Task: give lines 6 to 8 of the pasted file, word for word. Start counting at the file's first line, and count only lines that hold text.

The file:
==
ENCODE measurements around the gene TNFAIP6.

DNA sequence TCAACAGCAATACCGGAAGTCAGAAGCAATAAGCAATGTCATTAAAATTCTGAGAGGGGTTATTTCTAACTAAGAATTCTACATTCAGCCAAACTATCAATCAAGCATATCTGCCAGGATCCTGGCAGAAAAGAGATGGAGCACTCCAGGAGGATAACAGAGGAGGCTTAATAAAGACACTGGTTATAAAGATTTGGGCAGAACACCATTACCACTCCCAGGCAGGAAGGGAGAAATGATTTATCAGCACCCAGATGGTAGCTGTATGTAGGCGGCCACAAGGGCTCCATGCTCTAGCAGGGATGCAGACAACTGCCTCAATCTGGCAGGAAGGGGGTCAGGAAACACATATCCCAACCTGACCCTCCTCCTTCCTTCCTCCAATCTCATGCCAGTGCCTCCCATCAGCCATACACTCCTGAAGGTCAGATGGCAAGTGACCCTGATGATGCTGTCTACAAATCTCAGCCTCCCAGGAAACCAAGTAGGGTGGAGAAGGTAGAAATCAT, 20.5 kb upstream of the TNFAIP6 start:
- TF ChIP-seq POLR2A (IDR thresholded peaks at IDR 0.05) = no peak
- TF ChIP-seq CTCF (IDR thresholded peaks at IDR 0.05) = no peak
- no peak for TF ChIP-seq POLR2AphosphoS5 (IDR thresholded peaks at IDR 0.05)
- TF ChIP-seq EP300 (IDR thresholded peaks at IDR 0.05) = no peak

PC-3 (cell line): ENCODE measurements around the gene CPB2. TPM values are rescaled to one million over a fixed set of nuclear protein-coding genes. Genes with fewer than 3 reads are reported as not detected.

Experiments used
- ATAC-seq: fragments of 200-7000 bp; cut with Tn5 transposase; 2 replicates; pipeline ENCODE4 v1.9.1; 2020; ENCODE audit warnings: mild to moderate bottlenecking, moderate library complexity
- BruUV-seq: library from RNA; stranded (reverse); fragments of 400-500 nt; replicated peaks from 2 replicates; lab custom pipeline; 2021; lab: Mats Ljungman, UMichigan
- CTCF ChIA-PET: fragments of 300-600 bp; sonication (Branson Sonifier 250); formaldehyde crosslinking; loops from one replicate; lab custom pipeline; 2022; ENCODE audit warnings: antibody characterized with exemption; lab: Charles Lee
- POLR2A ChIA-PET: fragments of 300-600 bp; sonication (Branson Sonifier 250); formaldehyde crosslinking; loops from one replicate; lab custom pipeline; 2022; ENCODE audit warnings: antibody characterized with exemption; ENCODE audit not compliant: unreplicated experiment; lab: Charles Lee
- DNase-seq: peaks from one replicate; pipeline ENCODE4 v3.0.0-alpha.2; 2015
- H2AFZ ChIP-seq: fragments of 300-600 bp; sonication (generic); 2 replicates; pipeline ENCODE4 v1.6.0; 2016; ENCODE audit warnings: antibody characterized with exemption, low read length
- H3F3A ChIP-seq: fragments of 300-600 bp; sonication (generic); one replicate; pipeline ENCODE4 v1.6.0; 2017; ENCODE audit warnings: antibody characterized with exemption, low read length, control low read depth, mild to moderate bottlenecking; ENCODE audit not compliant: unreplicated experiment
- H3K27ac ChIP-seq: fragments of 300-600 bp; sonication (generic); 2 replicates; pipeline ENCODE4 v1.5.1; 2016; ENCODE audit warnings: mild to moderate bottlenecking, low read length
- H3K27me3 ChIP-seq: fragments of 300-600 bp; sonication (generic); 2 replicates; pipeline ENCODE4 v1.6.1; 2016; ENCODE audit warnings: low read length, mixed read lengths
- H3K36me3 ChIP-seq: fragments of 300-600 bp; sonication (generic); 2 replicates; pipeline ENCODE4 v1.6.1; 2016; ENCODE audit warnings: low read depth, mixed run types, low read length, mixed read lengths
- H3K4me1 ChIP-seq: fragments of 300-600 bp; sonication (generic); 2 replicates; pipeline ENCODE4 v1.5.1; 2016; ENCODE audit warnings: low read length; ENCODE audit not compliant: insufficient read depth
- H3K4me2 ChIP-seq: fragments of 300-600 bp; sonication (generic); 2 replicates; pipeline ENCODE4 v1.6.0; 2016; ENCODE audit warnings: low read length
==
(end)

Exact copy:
- TF ChIP-seq EP300 (IDR thresholded peaks at IDR 0.05) = no peak

PC-3 (cell line): ENCODE measurements around the gene CPB2. TPM values are rescaled to one million over a fixed set of nuclear protein-coding genes. Genes with fewer than 3 reads are reported as not detected.

Experiments used